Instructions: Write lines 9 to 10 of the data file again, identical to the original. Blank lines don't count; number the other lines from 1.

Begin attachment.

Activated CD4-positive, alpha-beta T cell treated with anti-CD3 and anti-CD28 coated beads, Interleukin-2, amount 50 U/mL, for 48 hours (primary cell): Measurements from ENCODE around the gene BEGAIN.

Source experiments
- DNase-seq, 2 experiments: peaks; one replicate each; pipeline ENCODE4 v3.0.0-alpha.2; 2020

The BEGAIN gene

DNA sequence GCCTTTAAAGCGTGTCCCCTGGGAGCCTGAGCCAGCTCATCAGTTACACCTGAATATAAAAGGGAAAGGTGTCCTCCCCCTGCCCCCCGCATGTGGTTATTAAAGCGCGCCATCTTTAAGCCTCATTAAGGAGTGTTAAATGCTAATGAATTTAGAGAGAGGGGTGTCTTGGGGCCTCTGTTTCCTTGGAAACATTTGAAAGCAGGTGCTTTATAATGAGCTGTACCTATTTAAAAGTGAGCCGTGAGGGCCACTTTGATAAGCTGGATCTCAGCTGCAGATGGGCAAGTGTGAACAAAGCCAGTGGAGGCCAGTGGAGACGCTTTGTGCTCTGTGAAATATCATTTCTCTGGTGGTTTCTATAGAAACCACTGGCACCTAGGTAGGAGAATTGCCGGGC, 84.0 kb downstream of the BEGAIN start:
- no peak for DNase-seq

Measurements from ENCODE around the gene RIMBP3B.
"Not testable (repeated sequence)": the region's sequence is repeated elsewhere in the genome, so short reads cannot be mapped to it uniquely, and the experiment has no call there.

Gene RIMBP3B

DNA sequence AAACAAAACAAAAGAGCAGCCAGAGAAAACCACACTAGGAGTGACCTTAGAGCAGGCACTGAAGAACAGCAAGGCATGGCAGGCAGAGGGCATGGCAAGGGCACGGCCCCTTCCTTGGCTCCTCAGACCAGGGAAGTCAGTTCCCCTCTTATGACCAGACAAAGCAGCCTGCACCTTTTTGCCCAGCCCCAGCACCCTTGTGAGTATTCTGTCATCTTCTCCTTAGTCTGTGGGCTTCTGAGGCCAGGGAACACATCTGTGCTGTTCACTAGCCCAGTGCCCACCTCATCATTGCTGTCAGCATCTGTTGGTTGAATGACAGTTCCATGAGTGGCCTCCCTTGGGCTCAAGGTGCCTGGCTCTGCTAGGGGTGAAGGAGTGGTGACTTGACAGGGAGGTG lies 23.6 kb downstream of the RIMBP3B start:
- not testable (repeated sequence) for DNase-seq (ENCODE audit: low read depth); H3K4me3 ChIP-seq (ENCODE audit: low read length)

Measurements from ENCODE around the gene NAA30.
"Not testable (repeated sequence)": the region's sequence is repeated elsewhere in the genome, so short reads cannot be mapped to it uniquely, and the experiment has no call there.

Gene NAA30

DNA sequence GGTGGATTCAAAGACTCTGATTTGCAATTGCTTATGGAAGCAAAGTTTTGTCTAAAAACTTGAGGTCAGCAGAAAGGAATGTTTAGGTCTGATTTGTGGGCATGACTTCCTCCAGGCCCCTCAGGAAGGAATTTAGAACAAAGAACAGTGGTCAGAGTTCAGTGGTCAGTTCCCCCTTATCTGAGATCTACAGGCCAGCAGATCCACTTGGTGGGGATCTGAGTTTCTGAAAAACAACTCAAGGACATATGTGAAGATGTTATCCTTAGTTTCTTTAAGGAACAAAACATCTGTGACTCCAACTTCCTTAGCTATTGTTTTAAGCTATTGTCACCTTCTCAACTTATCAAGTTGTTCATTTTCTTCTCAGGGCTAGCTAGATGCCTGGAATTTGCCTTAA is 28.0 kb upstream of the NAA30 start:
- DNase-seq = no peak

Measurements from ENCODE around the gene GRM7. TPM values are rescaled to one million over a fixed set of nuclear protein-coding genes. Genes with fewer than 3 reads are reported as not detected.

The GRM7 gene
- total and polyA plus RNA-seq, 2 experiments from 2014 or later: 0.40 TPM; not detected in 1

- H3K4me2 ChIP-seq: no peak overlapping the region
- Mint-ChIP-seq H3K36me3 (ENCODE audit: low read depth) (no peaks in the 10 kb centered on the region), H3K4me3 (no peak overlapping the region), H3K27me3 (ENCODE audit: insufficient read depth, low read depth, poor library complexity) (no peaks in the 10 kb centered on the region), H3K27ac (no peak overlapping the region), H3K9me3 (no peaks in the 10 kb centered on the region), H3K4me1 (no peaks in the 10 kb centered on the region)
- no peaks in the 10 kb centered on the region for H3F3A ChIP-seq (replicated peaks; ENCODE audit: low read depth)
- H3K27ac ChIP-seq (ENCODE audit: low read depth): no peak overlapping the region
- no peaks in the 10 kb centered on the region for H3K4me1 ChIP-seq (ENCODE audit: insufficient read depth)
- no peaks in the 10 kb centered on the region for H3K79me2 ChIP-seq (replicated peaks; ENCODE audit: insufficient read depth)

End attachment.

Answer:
Gene RIMBP3B

DNA sequence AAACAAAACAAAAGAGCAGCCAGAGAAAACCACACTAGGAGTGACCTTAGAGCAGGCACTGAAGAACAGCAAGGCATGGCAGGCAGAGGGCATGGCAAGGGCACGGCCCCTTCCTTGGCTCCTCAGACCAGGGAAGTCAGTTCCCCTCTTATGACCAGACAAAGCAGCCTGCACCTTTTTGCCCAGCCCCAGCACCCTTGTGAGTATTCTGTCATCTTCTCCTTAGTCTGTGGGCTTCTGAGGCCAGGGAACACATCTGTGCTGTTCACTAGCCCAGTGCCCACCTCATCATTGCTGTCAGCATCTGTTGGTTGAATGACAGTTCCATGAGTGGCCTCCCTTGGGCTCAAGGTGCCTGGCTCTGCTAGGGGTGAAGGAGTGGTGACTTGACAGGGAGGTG lies 23.6 kb downstream of the RIMBP3B start: